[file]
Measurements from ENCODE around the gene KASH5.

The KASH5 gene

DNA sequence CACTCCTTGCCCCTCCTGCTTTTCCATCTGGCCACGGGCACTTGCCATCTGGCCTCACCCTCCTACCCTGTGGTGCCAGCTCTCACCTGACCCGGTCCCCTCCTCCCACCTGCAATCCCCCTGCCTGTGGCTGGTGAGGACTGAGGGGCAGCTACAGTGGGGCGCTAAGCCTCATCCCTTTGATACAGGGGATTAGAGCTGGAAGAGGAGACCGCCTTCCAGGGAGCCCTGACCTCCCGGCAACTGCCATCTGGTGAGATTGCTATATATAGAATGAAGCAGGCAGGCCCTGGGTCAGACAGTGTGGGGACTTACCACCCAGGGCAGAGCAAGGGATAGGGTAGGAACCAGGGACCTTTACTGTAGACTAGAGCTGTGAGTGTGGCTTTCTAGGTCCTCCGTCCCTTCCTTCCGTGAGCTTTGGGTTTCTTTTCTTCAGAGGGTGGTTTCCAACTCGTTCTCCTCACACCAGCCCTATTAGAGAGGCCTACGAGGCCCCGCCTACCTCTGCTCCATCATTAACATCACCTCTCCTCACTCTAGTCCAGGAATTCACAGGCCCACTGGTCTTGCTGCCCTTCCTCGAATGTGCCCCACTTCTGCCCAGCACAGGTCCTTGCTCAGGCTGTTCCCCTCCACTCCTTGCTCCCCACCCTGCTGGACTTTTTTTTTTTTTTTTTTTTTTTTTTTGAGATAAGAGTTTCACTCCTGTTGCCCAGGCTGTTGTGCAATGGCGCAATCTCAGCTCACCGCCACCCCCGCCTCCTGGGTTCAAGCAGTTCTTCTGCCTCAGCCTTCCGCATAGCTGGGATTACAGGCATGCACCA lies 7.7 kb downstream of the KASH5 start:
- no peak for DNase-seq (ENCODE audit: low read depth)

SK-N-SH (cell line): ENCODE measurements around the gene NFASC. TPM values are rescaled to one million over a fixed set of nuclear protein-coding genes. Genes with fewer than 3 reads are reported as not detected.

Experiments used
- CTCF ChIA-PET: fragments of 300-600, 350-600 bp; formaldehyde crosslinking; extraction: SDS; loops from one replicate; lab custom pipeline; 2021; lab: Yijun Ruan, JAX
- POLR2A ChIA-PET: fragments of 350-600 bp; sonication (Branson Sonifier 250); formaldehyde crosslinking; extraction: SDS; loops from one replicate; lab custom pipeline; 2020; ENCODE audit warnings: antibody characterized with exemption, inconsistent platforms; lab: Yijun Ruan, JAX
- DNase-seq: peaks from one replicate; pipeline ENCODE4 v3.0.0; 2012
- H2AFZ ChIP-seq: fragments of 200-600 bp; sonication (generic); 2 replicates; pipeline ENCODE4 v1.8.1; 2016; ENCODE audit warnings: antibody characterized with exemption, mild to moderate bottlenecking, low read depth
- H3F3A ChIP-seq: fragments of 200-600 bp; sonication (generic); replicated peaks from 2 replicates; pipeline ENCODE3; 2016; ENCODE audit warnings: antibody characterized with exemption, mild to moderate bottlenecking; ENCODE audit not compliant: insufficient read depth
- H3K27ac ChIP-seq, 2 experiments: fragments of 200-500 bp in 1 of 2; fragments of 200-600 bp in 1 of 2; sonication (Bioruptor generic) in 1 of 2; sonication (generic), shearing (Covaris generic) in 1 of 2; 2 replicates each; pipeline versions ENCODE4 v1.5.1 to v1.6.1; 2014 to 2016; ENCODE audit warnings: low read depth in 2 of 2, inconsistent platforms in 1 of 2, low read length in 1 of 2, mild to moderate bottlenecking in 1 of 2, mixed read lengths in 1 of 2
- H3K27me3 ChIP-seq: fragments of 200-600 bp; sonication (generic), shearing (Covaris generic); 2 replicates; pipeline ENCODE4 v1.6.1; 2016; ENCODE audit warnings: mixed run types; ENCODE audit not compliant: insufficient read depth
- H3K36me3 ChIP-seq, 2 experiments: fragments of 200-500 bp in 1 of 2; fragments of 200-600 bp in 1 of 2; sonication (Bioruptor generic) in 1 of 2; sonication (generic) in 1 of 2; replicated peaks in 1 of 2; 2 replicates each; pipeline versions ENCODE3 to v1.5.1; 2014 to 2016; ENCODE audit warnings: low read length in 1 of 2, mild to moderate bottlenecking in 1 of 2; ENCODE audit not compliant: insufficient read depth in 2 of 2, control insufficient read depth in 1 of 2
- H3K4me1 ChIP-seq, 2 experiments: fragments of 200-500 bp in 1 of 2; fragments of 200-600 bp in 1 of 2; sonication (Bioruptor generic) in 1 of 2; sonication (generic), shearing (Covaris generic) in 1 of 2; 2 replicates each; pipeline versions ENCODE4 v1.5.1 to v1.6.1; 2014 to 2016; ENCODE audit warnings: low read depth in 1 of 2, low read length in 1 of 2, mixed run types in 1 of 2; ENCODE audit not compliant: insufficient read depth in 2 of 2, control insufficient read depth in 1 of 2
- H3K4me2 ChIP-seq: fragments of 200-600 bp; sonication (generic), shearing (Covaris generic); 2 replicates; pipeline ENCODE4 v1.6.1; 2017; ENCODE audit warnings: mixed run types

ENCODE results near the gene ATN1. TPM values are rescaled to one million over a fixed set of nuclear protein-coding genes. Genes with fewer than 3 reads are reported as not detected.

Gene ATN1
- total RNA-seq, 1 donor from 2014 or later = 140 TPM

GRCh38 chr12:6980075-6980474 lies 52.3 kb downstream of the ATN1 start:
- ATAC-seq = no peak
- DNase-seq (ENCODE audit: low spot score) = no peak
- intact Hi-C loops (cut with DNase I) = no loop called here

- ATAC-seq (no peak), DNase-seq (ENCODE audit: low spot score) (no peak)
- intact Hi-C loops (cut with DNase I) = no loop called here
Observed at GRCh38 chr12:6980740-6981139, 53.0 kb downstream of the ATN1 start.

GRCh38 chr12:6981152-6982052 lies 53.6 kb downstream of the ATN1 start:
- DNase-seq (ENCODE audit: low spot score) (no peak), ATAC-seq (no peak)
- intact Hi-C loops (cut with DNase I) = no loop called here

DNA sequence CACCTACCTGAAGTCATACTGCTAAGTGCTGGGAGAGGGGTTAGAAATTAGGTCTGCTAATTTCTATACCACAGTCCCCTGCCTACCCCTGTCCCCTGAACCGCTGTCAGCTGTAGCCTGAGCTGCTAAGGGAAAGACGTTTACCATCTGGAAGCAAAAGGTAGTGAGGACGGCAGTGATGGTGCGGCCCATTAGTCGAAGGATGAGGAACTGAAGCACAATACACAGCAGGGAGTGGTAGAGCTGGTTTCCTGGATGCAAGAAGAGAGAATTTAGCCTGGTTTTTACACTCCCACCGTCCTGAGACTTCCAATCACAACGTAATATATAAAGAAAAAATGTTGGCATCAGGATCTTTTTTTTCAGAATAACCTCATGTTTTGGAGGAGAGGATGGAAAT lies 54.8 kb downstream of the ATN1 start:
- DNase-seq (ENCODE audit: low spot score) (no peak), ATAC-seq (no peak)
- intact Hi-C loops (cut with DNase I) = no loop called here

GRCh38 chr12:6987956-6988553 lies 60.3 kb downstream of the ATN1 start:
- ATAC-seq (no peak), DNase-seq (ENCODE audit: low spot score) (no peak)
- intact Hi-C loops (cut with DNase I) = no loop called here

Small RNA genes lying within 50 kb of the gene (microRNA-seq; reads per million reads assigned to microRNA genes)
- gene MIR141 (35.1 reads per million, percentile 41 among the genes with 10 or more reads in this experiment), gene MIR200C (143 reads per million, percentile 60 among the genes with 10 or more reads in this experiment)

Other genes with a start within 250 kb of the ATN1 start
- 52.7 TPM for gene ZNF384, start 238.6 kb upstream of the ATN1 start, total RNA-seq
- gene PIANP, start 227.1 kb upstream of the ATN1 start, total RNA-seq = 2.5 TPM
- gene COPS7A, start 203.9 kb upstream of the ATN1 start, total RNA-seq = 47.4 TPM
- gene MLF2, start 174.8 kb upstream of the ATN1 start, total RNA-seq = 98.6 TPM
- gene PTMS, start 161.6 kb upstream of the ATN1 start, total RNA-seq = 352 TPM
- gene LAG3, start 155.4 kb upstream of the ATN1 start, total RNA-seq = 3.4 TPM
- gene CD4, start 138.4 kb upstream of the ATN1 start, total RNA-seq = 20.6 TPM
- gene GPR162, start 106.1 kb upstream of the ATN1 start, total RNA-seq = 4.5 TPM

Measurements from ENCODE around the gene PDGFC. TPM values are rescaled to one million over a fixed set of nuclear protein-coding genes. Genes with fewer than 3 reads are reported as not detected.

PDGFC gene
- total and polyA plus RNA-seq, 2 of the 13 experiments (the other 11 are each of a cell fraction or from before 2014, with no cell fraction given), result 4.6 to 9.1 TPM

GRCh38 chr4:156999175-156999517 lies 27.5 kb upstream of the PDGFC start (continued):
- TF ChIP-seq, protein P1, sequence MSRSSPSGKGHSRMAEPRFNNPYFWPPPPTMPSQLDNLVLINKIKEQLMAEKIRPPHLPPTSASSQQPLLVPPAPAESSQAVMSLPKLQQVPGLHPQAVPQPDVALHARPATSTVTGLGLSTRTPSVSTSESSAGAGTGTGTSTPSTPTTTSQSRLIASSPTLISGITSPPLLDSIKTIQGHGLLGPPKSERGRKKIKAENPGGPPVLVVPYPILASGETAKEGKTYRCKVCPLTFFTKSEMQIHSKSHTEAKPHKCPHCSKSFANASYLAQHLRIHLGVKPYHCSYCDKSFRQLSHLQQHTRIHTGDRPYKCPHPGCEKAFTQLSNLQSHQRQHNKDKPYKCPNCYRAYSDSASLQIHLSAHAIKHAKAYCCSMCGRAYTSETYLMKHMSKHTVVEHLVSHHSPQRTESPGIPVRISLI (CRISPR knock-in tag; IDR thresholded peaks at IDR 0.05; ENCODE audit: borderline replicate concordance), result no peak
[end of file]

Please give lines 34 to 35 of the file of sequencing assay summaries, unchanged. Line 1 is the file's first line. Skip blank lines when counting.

- ATAC-seq (no peak), DNase-seq (ENCODE audit: low spot score) (no peak)
- intact Hi-C loops (cut with DNase I) = no loop called here